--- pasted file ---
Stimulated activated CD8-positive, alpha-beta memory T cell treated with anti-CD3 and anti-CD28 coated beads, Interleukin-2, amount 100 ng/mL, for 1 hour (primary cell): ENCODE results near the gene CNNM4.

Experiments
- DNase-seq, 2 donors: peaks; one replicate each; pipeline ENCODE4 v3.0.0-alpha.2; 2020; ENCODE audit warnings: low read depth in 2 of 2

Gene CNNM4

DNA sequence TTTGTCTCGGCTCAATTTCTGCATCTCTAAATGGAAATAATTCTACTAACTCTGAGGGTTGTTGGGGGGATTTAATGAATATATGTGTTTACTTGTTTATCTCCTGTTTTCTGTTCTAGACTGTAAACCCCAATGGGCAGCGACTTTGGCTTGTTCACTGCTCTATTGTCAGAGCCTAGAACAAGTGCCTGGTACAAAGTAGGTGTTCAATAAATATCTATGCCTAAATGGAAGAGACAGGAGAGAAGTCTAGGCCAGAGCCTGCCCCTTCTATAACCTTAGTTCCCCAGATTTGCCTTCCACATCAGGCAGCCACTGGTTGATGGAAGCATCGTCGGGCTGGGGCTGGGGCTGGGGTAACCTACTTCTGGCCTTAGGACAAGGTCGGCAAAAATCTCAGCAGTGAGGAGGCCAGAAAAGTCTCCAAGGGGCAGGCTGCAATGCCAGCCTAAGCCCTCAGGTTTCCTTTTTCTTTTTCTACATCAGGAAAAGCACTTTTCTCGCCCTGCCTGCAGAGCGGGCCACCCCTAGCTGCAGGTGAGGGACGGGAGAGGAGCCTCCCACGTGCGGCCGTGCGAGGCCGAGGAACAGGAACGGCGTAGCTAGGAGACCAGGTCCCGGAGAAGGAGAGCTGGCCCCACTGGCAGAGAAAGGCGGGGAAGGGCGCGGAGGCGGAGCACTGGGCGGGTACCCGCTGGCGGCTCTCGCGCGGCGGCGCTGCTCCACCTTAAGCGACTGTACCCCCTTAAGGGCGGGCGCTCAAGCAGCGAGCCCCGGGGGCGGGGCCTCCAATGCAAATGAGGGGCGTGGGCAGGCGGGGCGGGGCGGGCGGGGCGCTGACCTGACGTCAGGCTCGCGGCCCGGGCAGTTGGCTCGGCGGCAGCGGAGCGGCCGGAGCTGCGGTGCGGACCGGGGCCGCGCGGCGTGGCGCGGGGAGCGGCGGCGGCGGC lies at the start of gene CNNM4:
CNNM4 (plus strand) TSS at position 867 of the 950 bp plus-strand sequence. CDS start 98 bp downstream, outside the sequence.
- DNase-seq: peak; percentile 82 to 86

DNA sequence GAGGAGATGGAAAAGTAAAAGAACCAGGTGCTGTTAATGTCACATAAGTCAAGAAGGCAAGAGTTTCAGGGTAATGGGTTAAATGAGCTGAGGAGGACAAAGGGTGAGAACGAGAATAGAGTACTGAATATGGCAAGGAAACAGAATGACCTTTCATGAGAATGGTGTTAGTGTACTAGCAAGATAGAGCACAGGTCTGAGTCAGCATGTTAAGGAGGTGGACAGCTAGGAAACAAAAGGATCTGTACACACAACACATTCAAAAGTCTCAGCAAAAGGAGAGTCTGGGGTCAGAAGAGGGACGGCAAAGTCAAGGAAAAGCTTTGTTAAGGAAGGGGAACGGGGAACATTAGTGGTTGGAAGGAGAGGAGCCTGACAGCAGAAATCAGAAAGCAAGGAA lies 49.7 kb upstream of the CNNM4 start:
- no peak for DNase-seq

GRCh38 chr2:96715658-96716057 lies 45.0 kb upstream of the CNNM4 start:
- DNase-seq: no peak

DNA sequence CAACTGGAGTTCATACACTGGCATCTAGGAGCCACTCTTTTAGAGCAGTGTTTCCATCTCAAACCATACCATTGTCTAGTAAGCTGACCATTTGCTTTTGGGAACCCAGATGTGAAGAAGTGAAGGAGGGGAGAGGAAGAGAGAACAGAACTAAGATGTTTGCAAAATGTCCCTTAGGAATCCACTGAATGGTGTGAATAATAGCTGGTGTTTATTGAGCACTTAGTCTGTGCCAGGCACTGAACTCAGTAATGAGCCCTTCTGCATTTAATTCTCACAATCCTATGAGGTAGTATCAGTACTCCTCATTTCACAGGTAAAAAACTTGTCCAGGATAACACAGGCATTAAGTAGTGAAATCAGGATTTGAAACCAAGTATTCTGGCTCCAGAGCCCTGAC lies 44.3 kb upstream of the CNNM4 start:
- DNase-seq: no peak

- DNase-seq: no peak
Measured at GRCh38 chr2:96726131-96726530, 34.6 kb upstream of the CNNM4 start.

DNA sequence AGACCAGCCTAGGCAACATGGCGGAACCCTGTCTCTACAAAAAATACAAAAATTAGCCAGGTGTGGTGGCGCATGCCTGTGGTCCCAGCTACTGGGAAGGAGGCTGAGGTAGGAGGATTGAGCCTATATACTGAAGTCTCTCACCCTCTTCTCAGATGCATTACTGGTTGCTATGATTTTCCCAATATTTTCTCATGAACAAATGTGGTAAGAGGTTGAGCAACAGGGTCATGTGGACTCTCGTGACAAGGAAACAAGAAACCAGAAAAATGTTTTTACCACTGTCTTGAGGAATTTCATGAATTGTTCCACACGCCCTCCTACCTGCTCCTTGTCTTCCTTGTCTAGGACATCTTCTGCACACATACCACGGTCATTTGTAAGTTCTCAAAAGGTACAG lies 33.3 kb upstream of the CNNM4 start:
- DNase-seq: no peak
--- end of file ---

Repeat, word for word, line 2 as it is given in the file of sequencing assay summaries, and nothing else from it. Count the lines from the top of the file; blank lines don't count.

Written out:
Experiments